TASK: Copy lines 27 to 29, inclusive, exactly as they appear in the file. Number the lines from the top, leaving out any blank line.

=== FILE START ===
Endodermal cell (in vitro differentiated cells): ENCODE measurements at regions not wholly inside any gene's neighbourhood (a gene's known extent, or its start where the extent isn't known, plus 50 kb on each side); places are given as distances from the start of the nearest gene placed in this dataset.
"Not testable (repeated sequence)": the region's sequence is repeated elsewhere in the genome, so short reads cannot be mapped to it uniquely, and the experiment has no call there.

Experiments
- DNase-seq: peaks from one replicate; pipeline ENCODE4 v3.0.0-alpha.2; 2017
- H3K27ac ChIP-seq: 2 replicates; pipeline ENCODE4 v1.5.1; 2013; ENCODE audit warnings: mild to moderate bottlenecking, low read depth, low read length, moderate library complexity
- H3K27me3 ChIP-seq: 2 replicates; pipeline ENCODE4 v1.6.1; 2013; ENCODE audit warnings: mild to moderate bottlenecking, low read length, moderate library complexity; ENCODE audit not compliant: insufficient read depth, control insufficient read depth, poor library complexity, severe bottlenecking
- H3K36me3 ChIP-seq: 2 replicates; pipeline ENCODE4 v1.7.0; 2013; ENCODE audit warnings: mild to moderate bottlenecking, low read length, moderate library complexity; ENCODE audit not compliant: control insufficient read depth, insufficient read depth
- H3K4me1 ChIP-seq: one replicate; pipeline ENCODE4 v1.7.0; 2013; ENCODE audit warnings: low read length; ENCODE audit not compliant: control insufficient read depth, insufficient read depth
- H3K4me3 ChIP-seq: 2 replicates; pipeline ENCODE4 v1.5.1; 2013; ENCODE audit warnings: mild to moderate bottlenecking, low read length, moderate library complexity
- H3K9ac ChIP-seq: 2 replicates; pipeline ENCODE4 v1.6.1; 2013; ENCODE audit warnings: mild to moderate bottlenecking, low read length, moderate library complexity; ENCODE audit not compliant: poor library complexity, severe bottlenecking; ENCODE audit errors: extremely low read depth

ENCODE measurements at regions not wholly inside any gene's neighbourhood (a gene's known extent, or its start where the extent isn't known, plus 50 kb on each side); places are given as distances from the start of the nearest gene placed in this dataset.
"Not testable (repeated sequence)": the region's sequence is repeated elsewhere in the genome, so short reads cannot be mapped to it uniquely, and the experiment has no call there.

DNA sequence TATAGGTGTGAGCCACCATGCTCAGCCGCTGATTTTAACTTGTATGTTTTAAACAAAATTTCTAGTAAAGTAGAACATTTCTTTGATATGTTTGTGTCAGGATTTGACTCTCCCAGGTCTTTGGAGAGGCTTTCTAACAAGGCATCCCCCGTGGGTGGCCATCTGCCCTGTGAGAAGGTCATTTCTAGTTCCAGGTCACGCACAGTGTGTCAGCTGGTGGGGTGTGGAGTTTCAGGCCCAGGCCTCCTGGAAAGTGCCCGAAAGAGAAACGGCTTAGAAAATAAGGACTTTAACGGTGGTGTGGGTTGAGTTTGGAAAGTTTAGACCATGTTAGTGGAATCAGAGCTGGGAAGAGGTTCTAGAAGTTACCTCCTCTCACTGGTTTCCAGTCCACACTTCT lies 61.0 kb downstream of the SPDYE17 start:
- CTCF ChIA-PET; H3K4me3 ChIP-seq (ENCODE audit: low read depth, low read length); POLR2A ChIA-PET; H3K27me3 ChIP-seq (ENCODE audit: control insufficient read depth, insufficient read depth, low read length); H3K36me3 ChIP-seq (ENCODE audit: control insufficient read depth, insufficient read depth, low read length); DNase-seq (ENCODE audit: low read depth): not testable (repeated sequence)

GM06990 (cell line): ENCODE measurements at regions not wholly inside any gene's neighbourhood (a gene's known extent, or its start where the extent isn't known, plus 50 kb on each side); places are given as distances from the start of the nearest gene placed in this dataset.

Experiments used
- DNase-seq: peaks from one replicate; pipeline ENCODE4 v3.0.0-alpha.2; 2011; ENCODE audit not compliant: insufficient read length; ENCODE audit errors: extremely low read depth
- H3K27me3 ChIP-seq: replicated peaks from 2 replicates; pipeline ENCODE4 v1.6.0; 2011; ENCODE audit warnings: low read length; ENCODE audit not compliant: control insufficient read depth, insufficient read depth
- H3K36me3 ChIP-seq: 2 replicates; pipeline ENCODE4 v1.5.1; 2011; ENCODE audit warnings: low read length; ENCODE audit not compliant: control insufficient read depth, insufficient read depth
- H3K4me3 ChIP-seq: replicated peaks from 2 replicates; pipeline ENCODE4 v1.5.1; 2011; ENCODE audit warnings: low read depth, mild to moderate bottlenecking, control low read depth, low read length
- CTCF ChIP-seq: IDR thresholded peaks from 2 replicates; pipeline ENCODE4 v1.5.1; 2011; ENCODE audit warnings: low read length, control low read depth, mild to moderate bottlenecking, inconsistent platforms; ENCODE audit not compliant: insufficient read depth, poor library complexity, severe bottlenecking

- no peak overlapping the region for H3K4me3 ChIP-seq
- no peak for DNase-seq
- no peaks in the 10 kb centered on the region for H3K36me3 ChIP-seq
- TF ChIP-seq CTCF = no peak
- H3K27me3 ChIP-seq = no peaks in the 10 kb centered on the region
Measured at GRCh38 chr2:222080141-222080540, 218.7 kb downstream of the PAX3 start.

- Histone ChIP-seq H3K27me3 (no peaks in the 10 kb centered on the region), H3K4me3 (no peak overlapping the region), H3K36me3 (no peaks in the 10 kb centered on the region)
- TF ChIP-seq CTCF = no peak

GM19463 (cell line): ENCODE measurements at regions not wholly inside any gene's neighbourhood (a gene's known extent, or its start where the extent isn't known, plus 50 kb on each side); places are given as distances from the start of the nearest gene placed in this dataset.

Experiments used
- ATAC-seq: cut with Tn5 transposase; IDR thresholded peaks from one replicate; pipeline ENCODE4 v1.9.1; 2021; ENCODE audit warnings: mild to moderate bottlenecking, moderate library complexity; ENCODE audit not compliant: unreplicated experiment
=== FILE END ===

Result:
Measured at GRCh38 chr2:222080141-222080540, 218.7 kb downstream of the PAX3 start.

- Histone ChIP-seq H3K27me3 (no peaks in the 10 kb centered on the region), H3K4me3 (no peak overlapping the region), H3K36me3 (no peaks in the 10 kb centered on the region)
- TF ChIP-seq CTCF = no peak